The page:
Hidden Belgium: The Antwerp building with sails on the roof

Hidden Belgium: The Antwerp building with sails on the roof

The architect Richard Rogers, who died in December 2021, has left his mark in the city of Antwerp.

Along with the Centre Pompidou in Paris and the Lloyd’s Building in London, he designed the Antwerp law courts on the southern edge of the city above a motorway tunnel.

Completed in 2006 at a cost of €280 million, this iconic building on the site of a vanished railway station is composed of white painted steel struts and vast glass expanses that are intended to symbolise open and transparent justice.

A grand staircase links the building to the renovated Bolivarplaats square where city trams stop.

The building has a complex structure of pointed roofs that rise above the eight courtrooms. The roofs were intended by the architect to suggest the sails of ships passing on the River Scheldt. But locals sometimes prefer to see them as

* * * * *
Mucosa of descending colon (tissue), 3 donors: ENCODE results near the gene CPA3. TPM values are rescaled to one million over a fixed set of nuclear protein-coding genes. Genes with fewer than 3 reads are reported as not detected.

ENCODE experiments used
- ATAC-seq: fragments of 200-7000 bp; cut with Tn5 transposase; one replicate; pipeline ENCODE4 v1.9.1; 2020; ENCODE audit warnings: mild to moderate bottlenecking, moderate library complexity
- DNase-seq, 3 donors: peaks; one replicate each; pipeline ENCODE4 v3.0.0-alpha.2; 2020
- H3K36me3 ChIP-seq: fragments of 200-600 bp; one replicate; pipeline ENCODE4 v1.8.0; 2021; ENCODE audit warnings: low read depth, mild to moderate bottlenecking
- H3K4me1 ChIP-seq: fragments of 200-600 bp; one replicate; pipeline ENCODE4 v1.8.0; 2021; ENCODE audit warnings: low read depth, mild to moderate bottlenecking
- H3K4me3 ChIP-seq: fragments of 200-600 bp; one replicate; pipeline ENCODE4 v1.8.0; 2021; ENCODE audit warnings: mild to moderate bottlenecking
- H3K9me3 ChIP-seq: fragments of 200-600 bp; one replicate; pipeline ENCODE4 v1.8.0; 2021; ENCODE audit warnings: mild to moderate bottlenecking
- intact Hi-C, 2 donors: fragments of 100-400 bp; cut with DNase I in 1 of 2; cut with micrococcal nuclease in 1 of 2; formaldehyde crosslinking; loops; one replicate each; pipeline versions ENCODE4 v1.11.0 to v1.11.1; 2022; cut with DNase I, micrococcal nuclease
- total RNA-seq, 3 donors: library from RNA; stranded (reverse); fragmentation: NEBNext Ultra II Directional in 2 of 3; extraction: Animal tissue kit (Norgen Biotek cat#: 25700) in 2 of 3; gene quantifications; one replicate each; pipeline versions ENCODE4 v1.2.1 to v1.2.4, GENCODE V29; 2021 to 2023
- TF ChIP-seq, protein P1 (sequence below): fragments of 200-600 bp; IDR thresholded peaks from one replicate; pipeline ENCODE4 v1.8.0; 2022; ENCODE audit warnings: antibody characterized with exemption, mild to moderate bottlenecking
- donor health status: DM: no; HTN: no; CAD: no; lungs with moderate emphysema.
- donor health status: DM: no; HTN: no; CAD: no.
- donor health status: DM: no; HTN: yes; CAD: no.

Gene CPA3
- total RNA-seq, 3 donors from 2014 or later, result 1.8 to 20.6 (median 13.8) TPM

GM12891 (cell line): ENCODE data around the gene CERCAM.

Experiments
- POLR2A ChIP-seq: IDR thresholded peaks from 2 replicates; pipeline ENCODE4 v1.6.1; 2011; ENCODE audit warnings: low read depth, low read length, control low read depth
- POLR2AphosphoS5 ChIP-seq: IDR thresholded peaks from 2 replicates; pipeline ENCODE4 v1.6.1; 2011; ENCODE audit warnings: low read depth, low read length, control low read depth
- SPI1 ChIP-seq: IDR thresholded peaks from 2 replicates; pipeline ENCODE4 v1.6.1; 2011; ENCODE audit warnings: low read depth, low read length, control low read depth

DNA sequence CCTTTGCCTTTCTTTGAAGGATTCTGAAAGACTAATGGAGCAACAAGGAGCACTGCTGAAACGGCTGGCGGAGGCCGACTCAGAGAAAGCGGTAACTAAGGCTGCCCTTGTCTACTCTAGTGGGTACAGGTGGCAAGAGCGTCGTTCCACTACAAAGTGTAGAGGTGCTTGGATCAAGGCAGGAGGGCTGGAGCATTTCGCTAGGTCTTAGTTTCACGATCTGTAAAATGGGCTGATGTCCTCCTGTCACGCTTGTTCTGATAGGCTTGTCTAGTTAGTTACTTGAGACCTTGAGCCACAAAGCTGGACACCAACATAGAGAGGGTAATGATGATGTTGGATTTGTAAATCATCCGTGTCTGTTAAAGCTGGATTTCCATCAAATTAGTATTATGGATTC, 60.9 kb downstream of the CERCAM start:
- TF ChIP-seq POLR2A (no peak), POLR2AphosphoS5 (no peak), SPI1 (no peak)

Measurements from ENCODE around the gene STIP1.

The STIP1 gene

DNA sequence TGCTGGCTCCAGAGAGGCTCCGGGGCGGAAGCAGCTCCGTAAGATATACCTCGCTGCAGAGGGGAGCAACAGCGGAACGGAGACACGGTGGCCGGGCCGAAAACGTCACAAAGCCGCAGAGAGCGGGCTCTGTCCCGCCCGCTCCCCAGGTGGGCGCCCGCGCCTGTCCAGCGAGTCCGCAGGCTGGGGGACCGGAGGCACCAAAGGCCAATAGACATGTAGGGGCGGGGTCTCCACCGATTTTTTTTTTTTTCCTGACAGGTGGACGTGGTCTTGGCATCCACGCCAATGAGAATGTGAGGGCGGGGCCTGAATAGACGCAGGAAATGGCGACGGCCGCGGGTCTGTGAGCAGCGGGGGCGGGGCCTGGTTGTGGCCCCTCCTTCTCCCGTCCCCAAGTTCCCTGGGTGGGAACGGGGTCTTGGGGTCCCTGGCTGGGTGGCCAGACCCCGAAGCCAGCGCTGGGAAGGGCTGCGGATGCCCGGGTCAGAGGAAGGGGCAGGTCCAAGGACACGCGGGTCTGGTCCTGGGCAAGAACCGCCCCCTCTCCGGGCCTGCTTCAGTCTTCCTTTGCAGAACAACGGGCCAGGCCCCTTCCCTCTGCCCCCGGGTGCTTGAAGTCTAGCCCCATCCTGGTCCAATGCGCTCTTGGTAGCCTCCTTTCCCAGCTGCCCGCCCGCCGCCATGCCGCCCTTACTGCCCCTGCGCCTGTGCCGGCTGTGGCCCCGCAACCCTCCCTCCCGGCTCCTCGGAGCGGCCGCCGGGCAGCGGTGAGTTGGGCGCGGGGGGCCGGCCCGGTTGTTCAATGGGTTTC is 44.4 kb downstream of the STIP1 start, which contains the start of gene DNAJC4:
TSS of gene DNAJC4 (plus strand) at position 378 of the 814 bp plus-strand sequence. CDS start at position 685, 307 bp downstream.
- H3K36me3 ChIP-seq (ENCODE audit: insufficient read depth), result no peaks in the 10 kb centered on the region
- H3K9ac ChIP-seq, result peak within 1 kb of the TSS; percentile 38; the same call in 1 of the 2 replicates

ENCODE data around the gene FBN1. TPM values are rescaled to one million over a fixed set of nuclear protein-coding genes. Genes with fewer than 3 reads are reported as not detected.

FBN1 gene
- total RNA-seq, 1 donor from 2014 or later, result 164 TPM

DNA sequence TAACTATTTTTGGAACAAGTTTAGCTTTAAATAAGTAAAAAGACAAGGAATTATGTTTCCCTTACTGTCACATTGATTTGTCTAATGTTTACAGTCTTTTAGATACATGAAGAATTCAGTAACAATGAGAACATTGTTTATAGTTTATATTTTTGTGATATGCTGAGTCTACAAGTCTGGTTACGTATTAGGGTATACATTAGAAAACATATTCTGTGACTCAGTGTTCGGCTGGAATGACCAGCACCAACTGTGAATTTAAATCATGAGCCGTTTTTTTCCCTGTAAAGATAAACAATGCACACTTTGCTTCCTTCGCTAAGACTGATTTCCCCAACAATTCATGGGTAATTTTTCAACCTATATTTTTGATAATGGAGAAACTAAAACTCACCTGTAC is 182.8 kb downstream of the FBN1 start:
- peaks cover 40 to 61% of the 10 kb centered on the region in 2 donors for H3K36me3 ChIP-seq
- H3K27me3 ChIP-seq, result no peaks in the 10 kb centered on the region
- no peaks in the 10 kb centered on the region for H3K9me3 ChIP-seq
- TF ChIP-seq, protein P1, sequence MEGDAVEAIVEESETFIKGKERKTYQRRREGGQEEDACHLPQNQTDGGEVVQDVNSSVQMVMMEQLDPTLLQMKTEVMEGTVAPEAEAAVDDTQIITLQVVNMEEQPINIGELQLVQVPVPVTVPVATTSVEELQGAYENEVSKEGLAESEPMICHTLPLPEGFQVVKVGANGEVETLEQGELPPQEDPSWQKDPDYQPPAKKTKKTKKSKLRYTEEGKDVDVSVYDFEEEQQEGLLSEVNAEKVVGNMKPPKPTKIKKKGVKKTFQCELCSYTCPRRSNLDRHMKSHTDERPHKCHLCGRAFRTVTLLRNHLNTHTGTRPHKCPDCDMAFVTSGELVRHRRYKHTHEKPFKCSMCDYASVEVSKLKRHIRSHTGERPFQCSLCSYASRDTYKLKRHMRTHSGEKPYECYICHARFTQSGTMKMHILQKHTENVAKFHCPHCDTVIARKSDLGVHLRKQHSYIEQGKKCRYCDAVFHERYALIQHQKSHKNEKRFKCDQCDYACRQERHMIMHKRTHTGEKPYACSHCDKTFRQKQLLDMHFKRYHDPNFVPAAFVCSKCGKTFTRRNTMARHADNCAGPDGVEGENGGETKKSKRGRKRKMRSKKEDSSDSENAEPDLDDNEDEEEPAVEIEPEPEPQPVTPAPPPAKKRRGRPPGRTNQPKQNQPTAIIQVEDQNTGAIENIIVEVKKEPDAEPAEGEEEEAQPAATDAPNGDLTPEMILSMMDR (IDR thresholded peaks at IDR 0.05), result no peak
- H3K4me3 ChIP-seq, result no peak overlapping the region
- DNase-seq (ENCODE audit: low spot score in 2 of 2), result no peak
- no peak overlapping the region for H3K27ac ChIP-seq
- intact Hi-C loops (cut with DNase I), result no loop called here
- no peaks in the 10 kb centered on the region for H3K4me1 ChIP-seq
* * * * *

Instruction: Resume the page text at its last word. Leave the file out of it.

a row of upturned frietjes cones.

Derek Blyth’s hidden secret of the day: Derek Blyth is the author of the bestselling “The 500 Hidden Secrets of Belgium”. He picks out one of his favourite hidden secrets for The Brussels Times every day.


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